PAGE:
“Maybe when we can tell the stories, however bad they are, we don’t belong to them anymore. They become ours. And maybe what growing up really means is knowing that you don’t have to just be a character, going whichever way the story says. It’s knowing that you could be the author instead.”

Overall, I’m disappointed that I didn’t love this book as much as I did the first time. Despite that, I still think it’s a good story. There was a bit too much telling instead of showing. I feel like part of this is because of the way this story is told. Laurel tells this story in the form of letters to dead famous people. So she is essentially telling these people what’s going on, but I think it could have been a bit more ‘show don’t tell’. I think part of me wanted to like this story more than I did, sadly. Though there were tons of quotes that I really enjoyed, some of which will be inserted in this review.

Keep on reading lovelies, Amanda.

*Want to buy this book? Click on the book cover! It’s an affiliate link so we will make a small percentage from your purchase, feel free to support us!

Amanda's Adventures · Everything & Anything · Top Ten Tuesday

Amanda’s Top Ten Tuesday – Books I Didn’t Get To

Top Ten Tuesday was created by The Broke and the Bookish in June of 2010 and was moved to That Artsy Reader Girl in January of 2018. It was born of a love of lists, a love of books, and a desire to bring bookish friends together. Each week we talk about our top ten with a different topic provided by Jana. This week’s topic is top ten – Books I meant to read in 2018 but didn’t get to.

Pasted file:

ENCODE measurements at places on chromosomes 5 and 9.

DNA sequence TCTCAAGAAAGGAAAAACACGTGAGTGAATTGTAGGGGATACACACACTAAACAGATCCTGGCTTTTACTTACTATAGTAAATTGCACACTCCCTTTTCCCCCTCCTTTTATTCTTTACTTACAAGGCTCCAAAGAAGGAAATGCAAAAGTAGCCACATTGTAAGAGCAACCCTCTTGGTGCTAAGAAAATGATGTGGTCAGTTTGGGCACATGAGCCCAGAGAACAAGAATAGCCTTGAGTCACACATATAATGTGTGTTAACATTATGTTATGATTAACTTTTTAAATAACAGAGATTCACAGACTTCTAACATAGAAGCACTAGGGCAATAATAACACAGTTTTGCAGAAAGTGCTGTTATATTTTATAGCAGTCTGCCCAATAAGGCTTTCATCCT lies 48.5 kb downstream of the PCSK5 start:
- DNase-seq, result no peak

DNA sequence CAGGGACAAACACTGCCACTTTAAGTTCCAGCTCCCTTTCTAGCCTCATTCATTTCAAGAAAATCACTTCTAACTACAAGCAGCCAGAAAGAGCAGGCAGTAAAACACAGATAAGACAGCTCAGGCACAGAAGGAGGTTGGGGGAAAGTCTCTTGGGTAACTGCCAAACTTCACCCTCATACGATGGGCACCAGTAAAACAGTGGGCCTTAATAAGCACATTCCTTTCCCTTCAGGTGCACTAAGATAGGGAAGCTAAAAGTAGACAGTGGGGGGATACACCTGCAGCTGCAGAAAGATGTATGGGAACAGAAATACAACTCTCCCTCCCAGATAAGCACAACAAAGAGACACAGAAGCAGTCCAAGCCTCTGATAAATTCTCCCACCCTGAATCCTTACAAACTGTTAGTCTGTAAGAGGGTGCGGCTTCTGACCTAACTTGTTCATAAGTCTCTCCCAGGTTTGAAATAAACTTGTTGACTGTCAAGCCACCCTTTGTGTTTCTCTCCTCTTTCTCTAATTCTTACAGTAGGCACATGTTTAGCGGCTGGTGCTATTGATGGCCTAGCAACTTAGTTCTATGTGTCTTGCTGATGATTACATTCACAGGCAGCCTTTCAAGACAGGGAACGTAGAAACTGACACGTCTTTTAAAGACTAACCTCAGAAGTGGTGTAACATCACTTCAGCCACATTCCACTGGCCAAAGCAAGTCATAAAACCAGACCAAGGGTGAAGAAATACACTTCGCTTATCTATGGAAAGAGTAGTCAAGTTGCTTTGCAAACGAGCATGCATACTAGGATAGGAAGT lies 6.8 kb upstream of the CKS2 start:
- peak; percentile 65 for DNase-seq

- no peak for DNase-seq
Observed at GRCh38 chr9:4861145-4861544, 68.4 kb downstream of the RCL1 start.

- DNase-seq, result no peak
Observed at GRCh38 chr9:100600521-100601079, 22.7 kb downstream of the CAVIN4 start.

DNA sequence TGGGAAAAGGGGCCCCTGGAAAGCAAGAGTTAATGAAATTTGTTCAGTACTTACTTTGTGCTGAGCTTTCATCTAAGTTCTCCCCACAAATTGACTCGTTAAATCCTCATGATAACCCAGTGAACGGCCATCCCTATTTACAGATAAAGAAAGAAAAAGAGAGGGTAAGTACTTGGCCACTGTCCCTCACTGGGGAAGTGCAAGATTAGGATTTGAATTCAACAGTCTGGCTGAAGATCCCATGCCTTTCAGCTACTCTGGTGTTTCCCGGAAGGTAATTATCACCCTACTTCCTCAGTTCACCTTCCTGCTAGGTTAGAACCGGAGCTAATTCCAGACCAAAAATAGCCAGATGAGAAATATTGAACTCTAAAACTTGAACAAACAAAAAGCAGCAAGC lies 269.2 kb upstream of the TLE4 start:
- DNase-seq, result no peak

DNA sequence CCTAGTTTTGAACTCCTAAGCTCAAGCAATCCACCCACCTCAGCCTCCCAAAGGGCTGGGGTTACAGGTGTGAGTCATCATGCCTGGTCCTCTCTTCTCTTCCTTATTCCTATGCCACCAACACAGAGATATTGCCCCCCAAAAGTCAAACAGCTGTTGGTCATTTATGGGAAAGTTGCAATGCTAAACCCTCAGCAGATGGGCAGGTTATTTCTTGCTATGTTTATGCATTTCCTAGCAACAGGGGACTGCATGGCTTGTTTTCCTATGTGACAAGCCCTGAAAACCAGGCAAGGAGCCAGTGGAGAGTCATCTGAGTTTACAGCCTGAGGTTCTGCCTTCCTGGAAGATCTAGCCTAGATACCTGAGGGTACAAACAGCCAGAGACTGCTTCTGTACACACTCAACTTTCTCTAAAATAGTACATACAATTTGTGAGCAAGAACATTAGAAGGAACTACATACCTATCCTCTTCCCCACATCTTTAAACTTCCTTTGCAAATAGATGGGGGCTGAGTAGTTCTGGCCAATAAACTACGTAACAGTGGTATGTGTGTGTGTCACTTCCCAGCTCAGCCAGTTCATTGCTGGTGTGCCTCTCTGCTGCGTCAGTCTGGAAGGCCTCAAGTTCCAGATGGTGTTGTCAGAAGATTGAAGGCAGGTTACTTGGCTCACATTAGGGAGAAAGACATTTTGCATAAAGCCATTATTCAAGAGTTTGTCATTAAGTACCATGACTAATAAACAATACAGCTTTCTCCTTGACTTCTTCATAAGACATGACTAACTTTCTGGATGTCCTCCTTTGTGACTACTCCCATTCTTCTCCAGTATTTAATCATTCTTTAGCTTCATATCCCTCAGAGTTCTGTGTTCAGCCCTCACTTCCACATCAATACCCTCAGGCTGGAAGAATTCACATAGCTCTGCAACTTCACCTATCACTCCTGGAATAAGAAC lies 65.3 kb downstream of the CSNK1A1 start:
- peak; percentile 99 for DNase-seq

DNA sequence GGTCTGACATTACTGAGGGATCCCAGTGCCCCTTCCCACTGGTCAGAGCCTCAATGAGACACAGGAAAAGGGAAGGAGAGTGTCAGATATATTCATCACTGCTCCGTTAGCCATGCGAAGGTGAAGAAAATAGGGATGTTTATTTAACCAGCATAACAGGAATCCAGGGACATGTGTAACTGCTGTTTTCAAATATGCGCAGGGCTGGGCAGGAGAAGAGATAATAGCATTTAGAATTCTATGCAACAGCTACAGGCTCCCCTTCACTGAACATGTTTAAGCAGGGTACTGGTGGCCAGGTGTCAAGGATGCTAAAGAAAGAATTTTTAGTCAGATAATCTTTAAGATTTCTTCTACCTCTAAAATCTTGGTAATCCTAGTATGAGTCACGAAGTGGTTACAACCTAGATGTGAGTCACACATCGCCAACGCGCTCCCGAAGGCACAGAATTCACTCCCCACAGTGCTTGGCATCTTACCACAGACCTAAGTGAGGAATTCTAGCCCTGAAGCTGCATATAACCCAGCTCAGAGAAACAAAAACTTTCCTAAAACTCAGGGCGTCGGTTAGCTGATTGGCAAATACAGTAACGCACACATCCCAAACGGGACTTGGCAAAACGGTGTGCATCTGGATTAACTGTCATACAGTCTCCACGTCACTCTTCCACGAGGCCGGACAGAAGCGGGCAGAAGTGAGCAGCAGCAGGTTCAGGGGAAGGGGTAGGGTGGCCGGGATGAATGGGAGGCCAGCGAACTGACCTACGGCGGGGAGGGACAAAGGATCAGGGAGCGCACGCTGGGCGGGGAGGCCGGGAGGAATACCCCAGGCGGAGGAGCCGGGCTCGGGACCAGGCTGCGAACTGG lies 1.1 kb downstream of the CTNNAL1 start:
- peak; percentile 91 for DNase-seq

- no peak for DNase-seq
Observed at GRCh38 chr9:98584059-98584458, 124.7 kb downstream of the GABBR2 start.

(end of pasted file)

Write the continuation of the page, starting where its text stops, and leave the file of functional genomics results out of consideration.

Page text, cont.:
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War Storm by Victoria Aveyard

Warcross by Marie Lu

Wind Rider by P.C. Cast

The Circle by David Eggers

Stealing Snow by Danielle Paige

A Darker Shade of Magic by V.E. Schwab

Nexus by Scott Westerfeld, Deb Biancotto, & Margo Lanagan

The Emerald Sea by Richelle Mead

These Rebel Waves by Sara Raasch

A Reaper at the Gates by Sabaa Tahir

These are just a few of the books I wanted to read in 2018 but didn’t get to. There were actually so many more, but I restrained myself. What books did you want to read in 2018 but didn’t get to?

Keep on reading lovelies, Amanda.

Amanda's Adventures · Book Tags & Challenges · Everything & Anything · TBR Lists & Wrap Ups

Contemporary January TBR List – Magical Edition

Hi, lovelies! This week we will be talking about magical realism and retellings! I don’t have too many of these two genres on my shelves waiting to be read so I thought I would combine them into one post. I love a good retelling (key word: good) but there are so many that are just not that great. So I find myself less interested in picking them up after reading a few duds. As for magical realism, I love it. Which is why there’s only a few on my TBR because I tend to pick them up pretty quickly.

Contemp Jan

Retellings

Catwoman By Sarah J. Maas
Geekerella by Ashley Poston
Cruel Beauty by Rosamund Hodge
Crimson Bound by Rosamund Hodge
Stealing Snow by Danielle Paige
A Whole New World by Liz Braswell
Once Upon a Dream by Liz Braswell
As Old As Time by Liz Braswell

Magical Realism

An Unkindness of Magicians by Kat Howard
The Rest of Us Just Live Here by Patrick Ness
A Million Junes By Emily Henry

There are so many more for both of these lists, but for the purposes of the intention of Contemporary January, I’m only mentioning the books I own that are begging to be read from my bookshelves. Have you read any of these books? Let me know your thoughts in the comments below!

Keep on reading lovelies, Amanda.

Don’t forget to use the hashtag #ContemporaryJanuary and tag me & Alana if you’re joining in! You can find me on Twitter, Instagram and/or GoodReads to keep up to date with any announcements and see what I’m reading!

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Amanda's Adventures · Everything & Anything · The Readers Favorites